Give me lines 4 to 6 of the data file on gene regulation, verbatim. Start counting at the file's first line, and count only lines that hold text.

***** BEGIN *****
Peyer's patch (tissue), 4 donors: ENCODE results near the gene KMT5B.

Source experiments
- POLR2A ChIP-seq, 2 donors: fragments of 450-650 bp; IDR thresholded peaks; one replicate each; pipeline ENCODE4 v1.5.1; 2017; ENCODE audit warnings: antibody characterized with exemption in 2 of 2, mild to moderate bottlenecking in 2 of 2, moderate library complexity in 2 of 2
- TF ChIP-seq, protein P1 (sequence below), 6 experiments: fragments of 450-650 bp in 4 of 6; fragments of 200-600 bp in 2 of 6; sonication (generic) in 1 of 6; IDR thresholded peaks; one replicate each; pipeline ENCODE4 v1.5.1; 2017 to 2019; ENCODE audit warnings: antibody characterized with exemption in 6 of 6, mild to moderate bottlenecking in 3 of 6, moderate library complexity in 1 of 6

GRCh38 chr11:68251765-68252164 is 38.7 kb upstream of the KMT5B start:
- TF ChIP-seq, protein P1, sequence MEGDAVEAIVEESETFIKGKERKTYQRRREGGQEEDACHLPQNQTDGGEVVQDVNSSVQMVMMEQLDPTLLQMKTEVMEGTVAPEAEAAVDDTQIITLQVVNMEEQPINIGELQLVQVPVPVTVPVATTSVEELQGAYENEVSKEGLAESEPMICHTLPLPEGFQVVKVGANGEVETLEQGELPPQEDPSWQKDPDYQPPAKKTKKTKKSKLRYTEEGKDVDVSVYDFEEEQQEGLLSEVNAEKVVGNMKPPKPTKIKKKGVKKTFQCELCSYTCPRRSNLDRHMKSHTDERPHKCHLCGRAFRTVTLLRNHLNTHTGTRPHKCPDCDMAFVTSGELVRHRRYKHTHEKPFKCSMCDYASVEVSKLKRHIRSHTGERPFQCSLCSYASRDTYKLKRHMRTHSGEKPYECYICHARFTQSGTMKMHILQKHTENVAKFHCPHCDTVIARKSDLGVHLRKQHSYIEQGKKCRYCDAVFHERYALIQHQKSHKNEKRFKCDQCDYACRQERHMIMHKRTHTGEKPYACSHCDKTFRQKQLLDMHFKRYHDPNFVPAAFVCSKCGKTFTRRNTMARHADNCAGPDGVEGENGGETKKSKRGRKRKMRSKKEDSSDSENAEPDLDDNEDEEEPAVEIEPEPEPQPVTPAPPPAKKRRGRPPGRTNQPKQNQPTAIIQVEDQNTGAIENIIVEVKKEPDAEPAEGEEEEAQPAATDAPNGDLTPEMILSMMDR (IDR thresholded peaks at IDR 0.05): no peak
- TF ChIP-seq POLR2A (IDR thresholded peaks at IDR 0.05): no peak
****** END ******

- TF ChIP-seq, protein P1 (sequence below), 6 experiments: fragments of 450-650 bp in 4 of 6; fragments of 200-600 bp in 2 of 6; sonication (generic) in 1 of 6; IDR thresholded peaks; one replicate each; pipeline ENCODE4 v1.5.1; 2017 to 2019; ENCODE audit warnings: antibody characterized with exemption in 6 of 6, mild to moderate bottlenecking in 3 of 6, moderate library complexity in 1 of 6

GRCh38 chr11:68251765-68252164 is 38.7 kb upstream of the KMT5B start:
- TF ChIP-seq, protein P1, sequence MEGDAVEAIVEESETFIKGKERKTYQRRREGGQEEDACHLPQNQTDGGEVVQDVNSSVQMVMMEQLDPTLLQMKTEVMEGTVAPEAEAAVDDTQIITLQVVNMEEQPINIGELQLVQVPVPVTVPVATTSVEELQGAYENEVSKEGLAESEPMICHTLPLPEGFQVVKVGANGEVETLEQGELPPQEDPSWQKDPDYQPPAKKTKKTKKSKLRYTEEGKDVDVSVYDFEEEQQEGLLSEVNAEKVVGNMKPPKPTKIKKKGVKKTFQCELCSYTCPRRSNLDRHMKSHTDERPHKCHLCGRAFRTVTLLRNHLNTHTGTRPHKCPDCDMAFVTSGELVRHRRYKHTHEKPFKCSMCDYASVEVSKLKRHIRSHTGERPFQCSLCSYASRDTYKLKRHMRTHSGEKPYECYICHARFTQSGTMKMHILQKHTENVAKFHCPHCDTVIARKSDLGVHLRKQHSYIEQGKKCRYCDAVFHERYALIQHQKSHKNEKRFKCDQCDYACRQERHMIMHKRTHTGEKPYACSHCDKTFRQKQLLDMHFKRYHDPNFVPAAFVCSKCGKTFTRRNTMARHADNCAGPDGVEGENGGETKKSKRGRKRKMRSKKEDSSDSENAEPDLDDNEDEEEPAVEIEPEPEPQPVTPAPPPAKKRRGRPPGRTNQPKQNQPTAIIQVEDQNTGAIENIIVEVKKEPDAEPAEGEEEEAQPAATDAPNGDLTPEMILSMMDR (IDR thresholded peaks at IDR 0.05): no peak